The Atlantic hurricane season has started, and this year, there is a distinct possibility we will be having a very active season.
There are already seven named storms (Hurricanes and Tropical Storms) and three hurricanes (Hurricanes and Tropical Storms) forming. Storms are likely to continue forming as a large area of high pressure to the east of the Atlantic increases in strength over the eastern Atlantic Ocean. This will likely allow higher wind shear, which will lead to weakened storms becoming stronger.
Despite this, the long-term trend of this year’s year-to-date has been for a much more active hurricane season. It is becoming more likely that we will have the most active Atlantic hurricane season in over a decade. The question is, will this one be as active as 2008?
What is unique about this year, that none of the other three hurricane seasons in this decade has been as active, is the very warm waters in the Atlantic. The 2012 and 2005 seasons and the season of 2011 were all active despite below average sea surface temperatures in the Atlantic.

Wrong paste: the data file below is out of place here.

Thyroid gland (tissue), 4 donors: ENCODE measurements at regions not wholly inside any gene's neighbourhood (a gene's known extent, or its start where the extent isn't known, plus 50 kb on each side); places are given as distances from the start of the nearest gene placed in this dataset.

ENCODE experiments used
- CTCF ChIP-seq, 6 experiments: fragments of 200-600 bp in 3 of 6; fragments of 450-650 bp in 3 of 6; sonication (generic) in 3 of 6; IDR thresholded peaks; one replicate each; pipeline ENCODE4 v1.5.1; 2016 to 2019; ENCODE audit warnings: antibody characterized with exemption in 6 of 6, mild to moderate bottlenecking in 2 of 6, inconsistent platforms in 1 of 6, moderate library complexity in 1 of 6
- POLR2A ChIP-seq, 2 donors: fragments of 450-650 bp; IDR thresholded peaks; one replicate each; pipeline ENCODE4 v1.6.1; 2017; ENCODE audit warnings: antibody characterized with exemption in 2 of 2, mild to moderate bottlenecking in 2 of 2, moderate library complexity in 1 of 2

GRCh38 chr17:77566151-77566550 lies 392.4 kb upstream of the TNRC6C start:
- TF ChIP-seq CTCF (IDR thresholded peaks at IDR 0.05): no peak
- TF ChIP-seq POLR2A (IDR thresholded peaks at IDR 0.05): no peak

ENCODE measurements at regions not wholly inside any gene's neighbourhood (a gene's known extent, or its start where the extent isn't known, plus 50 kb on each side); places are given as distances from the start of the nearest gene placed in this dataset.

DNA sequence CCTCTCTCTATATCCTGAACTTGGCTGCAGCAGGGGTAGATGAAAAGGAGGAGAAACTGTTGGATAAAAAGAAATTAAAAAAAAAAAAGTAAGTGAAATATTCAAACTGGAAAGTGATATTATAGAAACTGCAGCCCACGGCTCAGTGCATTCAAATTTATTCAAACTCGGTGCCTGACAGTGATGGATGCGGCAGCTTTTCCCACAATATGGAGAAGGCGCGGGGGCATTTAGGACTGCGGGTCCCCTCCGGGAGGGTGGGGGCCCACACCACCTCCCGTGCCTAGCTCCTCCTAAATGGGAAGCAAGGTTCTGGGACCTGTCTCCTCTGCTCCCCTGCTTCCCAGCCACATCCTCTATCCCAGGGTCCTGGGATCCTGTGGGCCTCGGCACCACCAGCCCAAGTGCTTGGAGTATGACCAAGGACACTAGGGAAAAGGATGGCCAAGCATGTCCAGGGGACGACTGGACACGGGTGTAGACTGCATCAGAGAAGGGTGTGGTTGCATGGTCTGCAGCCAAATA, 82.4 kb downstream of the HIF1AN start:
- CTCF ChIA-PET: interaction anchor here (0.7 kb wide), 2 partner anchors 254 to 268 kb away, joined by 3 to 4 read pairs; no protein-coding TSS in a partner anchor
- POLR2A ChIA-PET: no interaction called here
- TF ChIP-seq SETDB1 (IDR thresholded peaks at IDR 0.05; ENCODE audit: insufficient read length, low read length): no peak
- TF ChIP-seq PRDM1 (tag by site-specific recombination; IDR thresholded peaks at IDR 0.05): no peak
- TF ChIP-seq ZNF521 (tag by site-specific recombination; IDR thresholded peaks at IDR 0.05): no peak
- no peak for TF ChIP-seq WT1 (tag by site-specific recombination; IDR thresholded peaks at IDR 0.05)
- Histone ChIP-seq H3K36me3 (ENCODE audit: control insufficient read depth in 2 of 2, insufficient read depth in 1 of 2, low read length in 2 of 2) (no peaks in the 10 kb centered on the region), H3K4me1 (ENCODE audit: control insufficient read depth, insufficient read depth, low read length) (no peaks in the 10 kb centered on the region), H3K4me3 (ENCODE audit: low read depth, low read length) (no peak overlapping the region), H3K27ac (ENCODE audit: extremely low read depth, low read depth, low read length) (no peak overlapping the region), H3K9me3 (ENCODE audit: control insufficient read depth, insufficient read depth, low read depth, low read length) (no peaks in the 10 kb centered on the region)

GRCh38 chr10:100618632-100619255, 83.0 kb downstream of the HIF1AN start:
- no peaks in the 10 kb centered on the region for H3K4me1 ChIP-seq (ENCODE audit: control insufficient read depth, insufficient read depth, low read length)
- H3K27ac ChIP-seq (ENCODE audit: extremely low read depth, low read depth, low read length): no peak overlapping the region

The average sea surface temperature in the Atlantic is about 1.1 degrees Fahrenheit (0.7 degrees Celsius) warmer than average. At this point, these warm waters indicate an above average hurricane season is likely.
So how active will this year be? The most recent study I saw shows that the active 10 year period was 1998-2003 with 21 named storms (16 hurricanes and 5 major hurricanes). Since then, it is been 13 named storms (6 hurricanes and 2 major hurricanes). Since we are approaching the peak of the season and the more active seasons, I would be surprised if this year were not more active.
So, what happens next? The Atlantic hurricane season ends Nov. 30. For the next few weeks, our attentions will turn to this season, and what the rest of the season will bring.
For those of you going to the beach this summer, remember it is still very early to tell whether this season will be active or not. We really won’t know until late August.
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